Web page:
SUPREME COURT LIMITS DRUG-SNIFFING DOG USE IN TRAFFIC STOPS
In a monumental win for our Fourth Amendment rights, the Supreme Court recently ruled that police may not extend traffic stops to wait for drug-sniffing dogs to inspect vehicles, even for just five or 10 minutes. A traffic stop is only valid for the time it takes to issue a ticket for the violation, and the driver is then free to leave. This case marks another step toward protecting our liberties and freedoms, since it limits how much power the police have over citizens during a traffic stop.
In Rodriguez, the U.S. Supreme Court held that police may not detain a traffic violator longer than needed so as to allow police time to conduct a dog sniff for drugs. This case originated when a police officer stopped Rodriquez’ vehicle for a traffic violation. Twenty minutes later, the officer issued a warning but did not let Rodriquez and his passenger leave. The officer had a hunch something was up, but Rodriquez wisely refused to consent to a search of his vehicle. Regardless, the officer held Rodriquez until a K-9 dog could conduct a sniff of the car. About seven or eight minutes passed from the time the officer issued the written warning until the dog indicated the presence of drugs in the car. Rodriguez was subsequently arrested and he appealed for violation of his Constitutional rights based on the fact that there was no reasonable suspicion for the detention. Rodriquez v. U.S., 575 U.S. (2015).
The Supreme Court held that “a police stop exceeding the time needed to handle the matter for which the stop was made violates the Constitution’s shield against unreasonable seizures.” The police can do routine traffic stop inquiry such as check for a driver’s license, ask for registration and proof of insurance, and check for warrants. But the stop becomes “unlawful if it is prolonged beyond the time reasonably required to complete the mission of issuing a warning ticket.”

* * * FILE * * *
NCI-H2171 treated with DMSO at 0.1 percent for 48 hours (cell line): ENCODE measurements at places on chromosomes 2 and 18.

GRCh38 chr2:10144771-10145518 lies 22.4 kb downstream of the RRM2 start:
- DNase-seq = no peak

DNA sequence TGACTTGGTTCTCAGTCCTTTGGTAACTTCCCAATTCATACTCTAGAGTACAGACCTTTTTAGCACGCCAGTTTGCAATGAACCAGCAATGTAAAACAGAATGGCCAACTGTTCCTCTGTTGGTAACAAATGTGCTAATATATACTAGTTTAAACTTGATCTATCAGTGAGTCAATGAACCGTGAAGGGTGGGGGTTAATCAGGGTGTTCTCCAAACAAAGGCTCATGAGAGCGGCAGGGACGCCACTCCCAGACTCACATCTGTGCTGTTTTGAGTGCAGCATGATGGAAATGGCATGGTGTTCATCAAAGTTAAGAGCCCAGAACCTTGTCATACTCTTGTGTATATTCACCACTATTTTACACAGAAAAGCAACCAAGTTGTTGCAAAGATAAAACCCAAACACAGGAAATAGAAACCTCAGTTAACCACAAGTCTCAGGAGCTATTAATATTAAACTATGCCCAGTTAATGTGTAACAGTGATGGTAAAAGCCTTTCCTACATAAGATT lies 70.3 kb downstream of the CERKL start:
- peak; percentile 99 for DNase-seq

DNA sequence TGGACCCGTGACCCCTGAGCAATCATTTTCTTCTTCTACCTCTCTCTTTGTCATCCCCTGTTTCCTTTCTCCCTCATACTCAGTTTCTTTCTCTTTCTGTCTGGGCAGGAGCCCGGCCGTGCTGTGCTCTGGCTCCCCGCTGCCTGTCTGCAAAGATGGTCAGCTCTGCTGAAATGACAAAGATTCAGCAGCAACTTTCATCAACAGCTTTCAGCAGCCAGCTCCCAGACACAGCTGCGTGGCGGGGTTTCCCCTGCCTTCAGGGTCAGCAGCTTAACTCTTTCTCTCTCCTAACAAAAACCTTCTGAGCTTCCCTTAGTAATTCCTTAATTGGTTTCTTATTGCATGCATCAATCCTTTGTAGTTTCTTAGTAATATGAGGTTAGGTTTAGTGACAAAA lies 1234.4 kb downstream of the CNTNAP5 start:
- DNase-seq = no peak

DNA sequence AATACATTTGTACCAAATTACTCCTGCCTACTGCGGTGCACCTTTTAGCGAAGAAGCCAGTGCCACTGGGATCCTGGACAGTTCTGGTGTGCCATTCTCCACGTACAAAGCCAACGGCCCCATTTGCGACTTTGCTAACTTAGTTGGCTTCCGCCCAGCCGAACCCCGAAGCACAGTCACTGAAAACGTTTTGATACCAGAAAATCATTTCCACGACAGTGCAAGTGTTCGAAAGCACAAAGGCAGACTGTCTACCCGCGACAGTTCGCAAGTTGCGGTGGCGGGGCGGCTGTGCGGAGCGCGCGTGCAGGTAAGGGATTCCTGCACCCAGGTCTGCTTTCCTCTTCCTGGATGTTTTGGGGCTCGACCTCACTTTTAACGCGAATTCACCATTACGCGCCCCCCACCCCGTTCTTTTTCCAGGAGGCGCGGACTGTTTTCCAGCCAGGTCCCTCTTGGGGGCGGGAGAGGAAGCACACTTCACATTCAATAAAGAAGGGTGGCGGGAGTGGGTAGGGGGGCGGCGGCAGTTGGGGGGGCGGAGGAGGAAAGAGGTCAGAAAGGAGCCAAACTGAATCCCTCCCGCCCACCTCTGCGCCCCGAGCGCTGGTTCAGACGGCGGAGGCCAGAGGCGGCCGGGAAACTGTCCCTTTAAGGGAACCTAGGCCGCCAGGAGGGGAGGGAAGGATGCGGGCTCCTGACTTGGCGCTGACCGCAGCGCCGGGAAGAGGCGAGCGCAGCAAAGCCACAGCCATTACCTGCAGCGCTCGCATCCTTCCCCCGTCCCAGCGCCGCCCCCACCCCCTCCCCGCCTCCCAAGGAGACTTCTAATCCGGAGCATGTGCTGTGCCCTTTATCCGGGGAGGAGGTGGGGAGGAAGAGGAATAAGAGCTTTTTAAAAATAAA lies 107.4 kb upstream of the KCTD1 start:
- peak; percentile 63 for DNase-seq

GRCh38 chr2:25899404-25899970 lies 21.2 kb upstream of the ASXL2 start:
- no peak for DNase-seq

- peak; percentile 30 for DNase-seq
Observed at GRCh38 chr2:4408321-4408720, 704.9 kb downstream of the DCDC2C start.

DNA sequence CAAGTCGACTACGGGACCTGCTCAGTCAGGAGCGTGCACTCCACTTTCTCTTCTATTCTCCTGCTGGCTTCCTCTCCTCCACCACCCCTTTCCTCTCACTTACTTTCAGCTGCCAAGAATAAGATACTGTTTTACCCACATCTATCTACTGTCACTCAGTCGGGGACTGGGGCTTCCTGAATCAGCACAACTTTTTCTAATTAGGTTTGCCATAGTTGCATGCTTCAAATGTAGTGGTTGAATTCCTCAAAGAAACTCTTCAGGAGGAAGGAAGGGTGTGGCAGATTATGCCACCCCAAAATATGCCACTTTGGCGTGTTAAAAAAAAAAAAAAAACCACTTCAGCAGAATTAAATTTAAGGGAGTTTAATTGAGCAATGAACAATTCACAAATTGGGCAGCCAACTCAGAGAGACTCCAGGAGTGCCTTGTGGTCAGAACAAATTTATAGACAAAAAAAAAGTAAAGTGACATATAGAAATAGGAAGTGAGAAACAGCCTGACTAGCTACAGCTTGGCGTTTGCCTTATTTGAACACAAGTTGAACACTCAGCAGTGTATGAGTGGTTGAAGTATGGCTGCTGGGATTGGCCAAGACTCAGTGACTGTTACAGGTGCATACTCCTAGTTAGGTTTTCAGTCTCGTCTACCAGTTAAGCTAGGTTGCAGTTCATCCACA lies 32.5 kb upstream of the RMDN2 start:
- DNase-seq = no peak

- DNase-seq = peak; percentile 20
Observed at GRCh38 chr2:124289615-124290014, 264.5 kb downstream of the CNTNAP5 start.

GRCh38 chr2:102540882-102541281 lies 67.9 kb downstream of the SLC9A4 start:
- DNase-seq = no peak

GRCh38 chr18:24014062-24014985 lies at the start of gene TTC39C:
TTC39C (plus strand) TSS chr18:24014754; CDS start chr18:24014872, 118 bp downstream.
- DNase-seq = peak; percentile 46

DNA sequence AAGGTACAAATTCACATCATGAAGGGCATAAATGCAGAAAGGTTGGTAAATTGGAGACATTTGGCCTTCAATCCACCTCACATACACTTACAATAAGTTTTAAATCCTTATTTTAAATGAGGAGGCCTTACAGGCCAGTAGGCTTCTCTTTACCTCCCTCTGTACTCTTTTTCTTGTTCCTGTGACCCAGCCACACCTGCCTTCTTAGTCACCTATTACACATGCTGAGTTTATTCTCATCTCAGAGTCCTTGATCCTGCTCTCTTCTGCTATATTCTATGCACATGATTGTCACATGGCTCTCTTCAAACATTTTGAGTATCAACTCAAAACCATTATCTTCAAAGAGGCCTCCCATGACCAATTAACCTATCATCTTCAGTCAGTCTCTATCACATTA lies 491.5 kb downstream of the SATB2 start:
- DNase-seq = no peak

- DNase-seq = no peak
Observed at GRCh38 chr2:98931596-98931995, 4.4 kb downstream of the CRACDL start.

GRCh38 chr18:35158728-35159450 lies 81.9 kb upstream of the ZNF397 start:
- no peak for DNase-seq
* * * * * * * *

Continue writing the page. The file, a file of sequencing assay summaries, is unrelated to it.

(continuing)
About 10 years ago, the Supreme Court held in Illinois v. Caballes that a dog sniff conducted during a traffic stop is legal. Illinois v. Caballes, 543 U.S. 405 (2005). The Rodriquez decision is important because it clarifies that while police may conduct a dog sniff during a traffic stop, it is illegal to conduct a dog stiff once the traffic stop is completed.
Keep this in mind the next time you are stopped for a traffic violation. Remember, you are free to leave once to receive the ticket and an officer can’t hold you longer than 20 or 30 minutes. Never, ever consent to a search of your vehicle!! The police can’t force you to do anything without a warrant or subpoena.
If you feel your rights are being violated, just keep calm and be respectful. Do not argue with the police. We want you to make it home safe and sound. You do not want to make your legal case on the side of the road. You will not win, and you may escalate the situation and end up with criminal charges. Instead, quietly take your ticket, thank the officer and be on your way. Then call one of our experienced attorneys to discuss your civil rights.